The Battle of Fallujah
This thread, just updates what is going on on the ground tactically, generally through the media BS.
So Marines and Iraqi forces have taken the hospital, remember after the fall of Baghdad not enough was done and many key bits of infrastructure were looted, I think that they have learned from their mistake and have adapted strategy likewise.
More images here
So...did they let the civillians out first?
Civilians have been allowed to leave but innocent people will almost certainly die at the hands of all sides either by accident or deliberately.
this was on The Messopotamian, go yourself and read - very timely
السيف اصدق انباءا من الكتب------------ في حده الحد بين الجد واللعب
Insurgents have an interest in keeping civilians in place as a buffer/shield/protection.
Oh, my goodness, this scares me. It's not going to be pretty, to put it mildly.
The only civilians who are still in Fallujah are there to protect their houses from looting, support the insurgents or simply have nowhere else to go.
I've read many articles over the last couple of days. One was a minister of Justice that was ffired for taking exceptions to the way Iraqi (not coalition) prisoners are being tortured.
To Kofi Annan warnign the US.
I don't have any idea how to proceed in Iraq but I think this is the wrong way. I agree with the writer. Why did we take the hospital? Many say to limit the outside world the number of civilian casualities. This situation of screwed up and all thanks to Bushit.
All the makings of a war crime - with Australia silently onside
A US-led attack on the Iraqi Sunni-stronghold will breach the Geneva conventions
11/08/04 "SMH" -- We need to be clear on what is about to happen in the Iraqi city of Falluja, about 64 kilometres west of Baghdad and a key centre of Sunni population in Iraq. This city has for many months held out as a centre of Sunni-based political-military resistance, refusing to accept the authority either of the former US-led occupying authority nor, since July, of the interim Iraqi administration led by the Prime Minister, Iyad Allawi.
Falluja is now to be brought to heel by overwhelming military power. As I write this, the US attack on the city has begun. The message to Falluja from the US armed forces in Iraq and from Allawi was brutally simple: submit now to Baghdad's authority or face attack.
It is still possible that resistance in Falluja will melt away in the face of US attack. While this would be a more optimistic scenario, I think it more likely at this point that the insurgents will fight, because too much is at stake politically for them to accept a bloodless Allawi victory. I look here at the - in my judgement, now more likely - scenario that Falluja insurgents will dig in and defy the invasion force.
What I believe is then likely to be done to Falluja will be a war crime and crime against humanity, morally indefensible by any civilised standard or for that matter, by the Statute of the International Criminal Court (to which, conveniently, neither the US nor Iraqi Government adheres).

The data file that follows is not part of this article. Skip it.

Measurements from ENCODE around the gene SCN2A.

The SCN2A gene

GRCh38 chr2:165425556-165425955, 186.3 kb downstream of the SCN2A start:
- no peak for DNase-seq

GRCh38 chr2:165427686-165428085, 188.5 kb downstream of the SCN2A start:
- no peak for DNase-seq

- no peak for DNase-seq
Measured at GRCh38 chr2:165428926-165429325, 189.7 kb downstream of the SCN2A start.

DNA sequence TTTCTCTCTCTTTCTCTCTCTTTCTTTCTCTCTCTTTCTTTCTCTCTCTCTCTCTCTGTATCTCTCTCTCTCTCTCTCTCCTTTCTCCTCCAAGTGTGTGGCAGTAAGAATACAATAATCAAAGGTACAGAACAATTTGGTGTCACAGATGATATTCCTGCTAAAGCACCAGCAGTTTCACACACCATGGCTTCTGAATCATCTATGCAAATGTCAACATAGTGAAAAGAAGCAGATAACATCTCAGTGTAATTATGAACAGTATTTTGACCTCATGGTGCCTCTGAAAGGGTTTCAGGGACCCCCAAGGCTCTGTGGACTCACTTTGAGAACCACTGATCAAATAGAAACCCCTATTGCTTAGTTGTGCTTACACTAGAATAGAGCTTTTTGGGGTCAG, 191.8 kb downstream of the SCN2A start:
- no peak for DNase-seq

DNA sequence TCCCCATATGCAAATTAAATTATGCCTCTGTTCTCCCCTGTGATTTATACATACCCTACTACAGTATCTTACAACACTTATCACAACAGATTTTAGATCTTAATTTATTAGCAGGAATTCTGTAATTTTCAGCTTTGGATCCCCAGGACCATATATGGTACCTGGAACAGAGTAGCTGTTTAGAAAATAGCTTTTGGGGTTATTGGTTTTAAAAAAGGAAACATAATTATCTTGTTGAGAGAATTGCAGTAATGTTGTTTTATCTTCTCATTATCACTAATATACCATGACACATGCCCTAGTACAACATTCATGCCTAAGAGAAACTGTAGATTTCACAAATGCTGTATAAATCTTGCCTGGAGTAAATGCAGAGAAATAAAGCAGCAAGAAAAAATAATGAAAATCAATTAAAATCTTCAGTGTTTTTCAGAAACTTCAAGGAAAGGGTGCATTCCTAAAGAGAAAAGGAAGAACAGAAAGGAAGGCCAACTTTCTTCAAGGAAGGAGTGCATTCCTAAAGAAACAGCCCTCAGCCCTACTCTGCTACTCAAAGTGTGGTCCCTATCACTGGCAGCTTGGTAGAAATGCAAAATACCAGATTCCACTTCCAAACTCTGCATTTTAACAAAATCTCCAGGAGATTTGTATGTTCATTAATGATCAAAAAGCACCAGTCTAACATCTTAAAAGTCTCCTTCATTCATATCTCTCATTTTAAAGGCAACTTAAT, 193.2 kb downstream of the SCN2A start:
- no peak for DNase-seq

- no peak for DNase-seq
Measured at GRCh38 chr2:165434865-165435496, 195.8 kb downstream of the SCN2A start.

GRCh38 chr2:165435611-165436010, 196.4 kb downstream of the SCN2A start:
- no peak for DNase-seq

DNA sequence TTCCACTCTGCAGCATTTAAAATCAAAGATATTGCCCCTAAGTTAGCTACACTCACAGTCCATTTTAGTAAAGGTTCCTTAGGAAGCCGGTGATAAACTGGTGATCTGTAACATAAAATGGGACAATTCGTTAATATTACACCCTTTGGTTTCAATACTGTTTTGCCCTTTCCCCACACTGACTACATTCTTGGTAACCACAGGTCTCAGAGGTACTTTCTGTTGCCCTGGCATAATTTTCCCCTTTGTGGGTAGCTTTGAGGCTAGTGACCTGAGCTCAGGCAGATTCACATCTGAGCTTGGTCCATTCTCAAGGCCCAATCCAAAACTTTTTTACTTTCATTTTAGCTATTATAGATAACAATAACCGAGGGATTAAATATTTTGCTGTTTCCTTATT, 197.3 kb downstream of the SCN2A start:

This will be no neat, surgical strike. To get the measure of this, think of the Warsaw rising in 1944, or the Russian Army's destruction of the Chechen capital, Grozny. In 1999 this already battered city (of originally 400,000 people) was finally destroyed by massive Russian bombardment. Today, insurgents still fight it out with Russian troops among the ruins.
Eighteen months ago, before the US-led invasion of Iraq, Falluja was a living city of 300,000 people. Now - depopulated of most of its civilians by intimidation and fear - what is left looks like it is about to be blasted out of existence, simply as a demonstration of overwhelming US power in Iraq.
Of course, the US Army has been for weeks "humanely" encouraging women and children to leave the encircled city through checkpoints while there is still time to save their lives.
The Russians did the same before and during the destruction of Grozny. In a few days, as the battle and the flight of civilians expands, there may be tens of thousands of new refugees in tent cities, and tens of thousands of women left without husbands, and children left without fathers.
If this attack goes ahead as appears inevitable, it will obviously breach the laws of war and the Geneva conventions. First, it will grossly exceed proportionality in terms of ends and means. What intended political or military objective could justify so much death, the creation of so many new refugees, and wholesale destruction of homes?
What threat does the city of Falluja pose to the Iraqi state at this point? Allawi has claimed that free elections cannot take place unless Falluja is subdued. What a spurious argument.
The truth is that this city, which has become a symbol of Sunni-Iraqi political resistance to the occupiers, is to be made an example of, to deter others. The message the siege of Falluja sends is brutally simple: resist us and we will destroy you. It is the same message that the Wehrmacht sent in Warsaw in 1944, and the Russian Army in Grozny in 1999.
This attack will also violate the rules of war and the Geneva conventions in having grossly indiscriminate effects on civilians and civilian homes and infrastructure. America's largely untrained in battle but over-armed forces will start their attack "humanely", but as they inevitably take numbers of lethal casualties, their tactics will quickly escalate to indiscriminate bombing and shelling of the city using their WMD armouries.